And someday, when all prisons everywhere have supermax conditions that are proven to prevent all crime, then it’s time to use that logic to ban the DP. Fine. The Church has said, in the Catechism, that it’s because of the State’s new-found ability to prevent crime that we can move to ban the DP altogether. I submit that once the State has demonstrated it’s ability to prevent crime, then we can ban the DP altogether. Until then, we’ll have to either maintain the use, however limited, of the DP, or find a different reason to call for its ban right now.

                    • Imp the Vladaler

                      The number of people who are sentenced to die is already small. Rather than paying the costs of litigating their endless appeals, we could use that money to render them harmless.

                      I submit that once the State has demonstrated it’s ability to prevent crime, then we can ban the DP altogether.

                      This demonstration has been made. If we’re not doing it, it’s because we lack the political will. That’s not an excuse.

                    • Dave G.

                      Again, once we’ve done it in the real and not the theoretical, then we can say ‘the State can now prevent crime’, and move onto the next step. Right now, the most we can say is that our system is so upside down, it hasn’t done what it should, which suggests that same upside down system isn’t ready or able to prevent crime. Someday, maybe. Then, hey, let’s go for it. But as of now, times being what they are, there’s no reason to say the State is any more able to actually prevent crime than it was, until the State is actually preventing it. If the argument is ‘hey, we’ll never be able to stop people from killing’, then the statement about preventing crime, which is the basis for overturning about 2000 years of consistent teaching, is no longer valid. That’s the rub. Find a different reason, or wait until the reason given is actually true in the world we live in, not should be true if everyone does it right.

                    • Imp the Vladaler

                      It’s not theoretical. It’s very real. It’s being done in Supermax prisons.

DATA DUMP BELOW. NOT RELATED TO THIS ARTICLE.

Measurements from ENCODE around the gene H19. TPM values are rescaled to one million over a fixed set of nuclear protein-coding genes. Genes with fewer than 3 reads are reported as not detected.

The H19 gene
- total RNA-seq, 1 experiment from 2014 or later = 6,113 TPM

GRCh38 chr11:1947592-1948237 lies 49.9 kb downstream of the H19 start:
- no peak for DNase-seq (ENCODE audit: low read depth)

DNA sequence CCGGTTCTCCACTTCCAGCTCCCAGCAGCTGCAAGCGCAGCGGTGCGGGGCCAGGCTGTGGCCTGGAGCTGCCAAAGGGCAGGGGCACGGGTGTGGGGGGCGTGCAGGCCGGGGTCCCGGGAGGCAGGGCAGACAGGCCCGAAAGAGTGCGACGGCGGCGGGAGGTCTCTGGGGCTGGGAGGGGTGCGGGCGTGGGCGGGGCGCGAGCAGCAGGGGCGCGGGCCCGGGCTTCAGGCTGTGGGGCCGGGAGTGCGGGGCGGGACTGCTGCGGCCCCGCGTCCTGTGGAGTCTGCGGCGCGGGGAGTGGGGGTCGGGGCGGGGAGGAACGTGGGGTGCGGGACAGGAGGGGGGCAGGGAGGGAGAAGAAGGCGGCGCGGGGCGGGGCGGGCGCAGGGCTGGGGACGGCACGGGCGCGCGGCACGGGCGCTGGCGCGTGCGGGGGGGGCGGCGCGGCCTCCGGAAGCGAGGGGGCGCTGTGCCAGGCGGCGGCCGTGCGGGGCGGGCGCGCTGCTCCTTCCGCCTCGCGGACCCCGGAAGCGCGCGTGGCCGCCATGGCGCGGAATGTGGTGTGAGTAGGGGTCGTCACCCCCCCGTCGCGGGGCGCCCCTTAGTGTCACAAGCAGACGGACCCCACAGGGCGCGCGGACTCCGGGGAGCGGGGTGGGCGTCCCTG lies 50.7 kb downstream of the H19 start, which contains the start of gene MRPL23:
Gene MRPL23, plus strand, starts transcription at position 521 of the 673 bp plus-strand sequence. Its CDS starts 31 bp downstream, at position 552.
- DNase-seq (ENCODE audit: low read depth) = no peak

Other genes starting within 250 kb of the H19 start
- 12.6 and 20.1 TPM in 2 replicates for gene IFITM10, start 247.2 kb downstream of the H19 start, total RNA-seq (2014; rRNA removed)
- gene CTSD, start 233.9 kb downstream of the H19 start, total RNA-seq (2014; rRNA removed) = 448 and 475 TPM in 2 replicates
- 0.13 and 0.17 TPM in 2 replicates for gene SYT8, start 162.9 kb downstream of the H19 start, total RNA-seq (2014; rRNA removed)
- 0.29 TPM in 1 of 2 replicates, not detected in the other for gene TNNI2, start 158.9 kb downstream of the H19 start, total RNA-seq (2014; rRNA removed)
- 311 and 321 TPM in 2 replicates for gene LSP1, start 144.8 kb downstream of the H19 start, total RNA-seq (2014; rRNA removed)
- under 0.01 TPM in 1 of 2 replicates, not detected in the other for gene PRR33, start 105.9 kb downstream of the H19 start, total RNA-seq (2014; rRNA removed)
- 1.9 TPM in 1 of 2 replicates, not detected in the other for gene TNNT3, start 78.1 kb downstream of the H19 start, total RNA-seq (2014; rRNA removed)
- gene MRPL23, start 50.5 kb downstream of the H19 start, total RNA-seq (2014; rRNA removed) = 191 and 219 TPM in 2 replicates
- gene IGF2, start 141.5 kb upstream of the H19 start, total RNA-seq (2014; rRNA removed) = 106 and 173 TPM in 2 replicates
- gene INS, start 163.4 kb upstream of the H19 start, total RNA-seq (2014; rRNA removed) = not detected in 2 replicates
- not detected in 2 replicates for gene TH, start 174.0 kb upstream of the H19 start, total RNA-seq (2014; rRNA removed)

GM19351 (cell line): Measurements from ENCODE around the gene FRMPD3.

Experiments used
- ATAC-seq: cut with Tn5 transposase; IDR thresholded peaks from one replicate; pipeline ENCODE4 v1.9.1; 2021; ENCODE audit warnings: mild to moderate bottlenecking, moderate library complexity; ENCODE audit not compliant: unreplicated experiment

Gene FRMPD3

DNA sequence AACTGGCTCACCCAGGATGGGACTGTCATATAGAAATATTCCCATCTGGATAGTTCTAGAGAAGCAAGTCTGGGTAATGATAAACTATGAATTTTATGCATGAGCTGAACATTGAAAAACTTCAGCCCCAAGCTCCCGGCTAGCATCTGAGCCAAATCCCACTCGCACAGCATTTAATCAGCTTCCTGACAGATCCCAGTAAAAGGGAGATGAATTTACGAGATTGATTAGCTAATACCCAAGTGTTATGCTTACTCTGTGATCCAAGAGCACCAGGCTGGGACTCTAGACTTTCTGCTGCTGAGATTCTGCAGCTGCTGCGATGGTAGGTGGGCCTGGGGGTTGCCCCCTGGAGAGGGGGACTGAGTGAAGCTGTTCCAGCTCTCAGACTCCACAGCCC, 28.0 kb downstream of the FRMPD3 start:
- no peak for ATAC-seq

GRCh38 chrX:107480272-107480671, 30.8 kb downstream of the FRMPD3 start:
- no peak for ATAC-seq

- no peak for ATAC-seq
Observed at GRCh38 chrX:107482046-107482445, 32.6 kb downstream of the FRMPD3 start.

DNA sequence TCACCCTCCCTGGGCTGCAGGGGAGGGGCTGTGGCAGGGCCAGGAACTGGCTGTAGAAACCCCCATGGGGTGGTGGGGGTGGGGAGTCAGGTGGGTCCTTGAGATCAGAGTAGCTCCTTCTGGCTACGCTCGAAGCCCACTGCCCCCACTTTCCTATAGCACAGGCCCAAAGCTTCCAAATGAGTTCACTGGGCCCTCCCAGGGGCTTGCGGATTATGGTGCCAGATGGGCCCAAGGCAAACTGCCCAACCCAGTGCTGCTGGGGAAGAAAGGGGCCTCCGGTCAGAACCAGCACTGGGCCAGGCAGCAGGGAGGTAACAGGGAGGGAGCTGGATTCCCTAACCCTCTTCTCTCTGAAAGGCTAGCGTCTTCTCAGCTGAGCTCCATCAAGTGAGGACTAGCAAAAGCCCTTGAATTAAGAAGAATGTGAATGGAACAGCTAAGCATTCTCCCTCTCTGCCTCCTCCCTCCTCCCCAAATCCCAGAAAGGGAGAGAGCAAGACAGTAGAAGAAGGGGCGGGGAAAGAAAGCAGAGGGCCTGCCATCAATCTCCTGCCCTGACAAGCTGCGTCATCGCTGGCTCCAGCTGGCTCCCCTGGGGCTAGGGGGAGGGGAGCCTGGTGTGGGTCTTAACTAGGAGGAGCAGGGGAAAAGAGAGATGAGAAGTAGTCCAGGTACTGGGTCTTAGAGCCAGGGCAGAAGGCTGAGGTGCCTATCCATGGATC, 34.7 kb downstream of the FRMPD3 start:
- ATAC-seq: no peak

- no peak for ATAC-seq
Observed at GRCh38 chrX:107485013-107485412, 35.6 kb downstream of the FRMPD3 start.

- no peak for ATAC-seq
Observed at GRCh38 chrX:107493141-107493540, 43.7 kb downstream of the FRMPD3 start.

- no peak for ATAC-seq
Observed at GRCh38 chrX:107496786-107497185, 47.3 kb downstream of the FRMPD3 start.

Can you spot the flaws in this argument? “Because the State refuses to do what it’s capable of doing and prevent inmates from murdering, the State can continue to execute prisoners”

                      Do you have children? Suppose you took them to a store with breakables and let them loose. When they inevitably smashed something, and the shopkeeper came to you expecting payment, would it be a defense to say “I theoretically can control them, but I don’t want to put the effort in. Therefore this is not my responsibility.”?

                    • Dave G.

                      And if we weren’t talking about innocent people, or inmates for that matter, who could be killed, then that would work. As it is, the ‘State can really prevent it now all it has to do is get this system in place in all the prisons’ is great news. And as soon as it happens, then we can move to eliminating once and for all the DP, if the reason that we don’t need it is because its only worth is protection and that’s no longer needed. But since we’re talking about innocent life, and we have to figure people killed being more valuable than store items broken, it’s still something we have to maintain until the time that this new approach is implemented across the board. Once it’s in place, great. But again, the life of the not-so-theoretical businessman killed by convicts from a still flawed system is front and center, and means we’re not there yet, and we’re going to have to wait if being there is the main reason we can eliminate the death penalty in the first place.

                    • http://www.facebook.com/people/Rochelle-Odom/100000668512652 Rochelle Odom

                      ‘The WHOLE arguement–right there!

                • http://profiles.google.com/dcs.trad David Smith

                  Do you truly think that keeping inmates in supermax prisons for the rest of their lives is in keeping with human dignity? I fail to see how this is supposed to rehabilitate people.

                  • Imp the Vladaler

                    If it’s the only way to prevent them from murdering guards or other inmates, yes.

                    That doesn’t mean that their cells have to be tiny, that they can’t be given access to educational and entertainment materials, and that they can’t interact with anyone. But absolutely, if someone can only be kept from killing by holding him in severely restricted conditions, that’s what we have to do.

                    • http://profiles.google.com/dcs.trad David Smith

                      But it isn’t the only way to prevent them … they can be executed. In fact St. Thomas cites this as a reason why the death penalty might be used — it stops the sinner from sinning.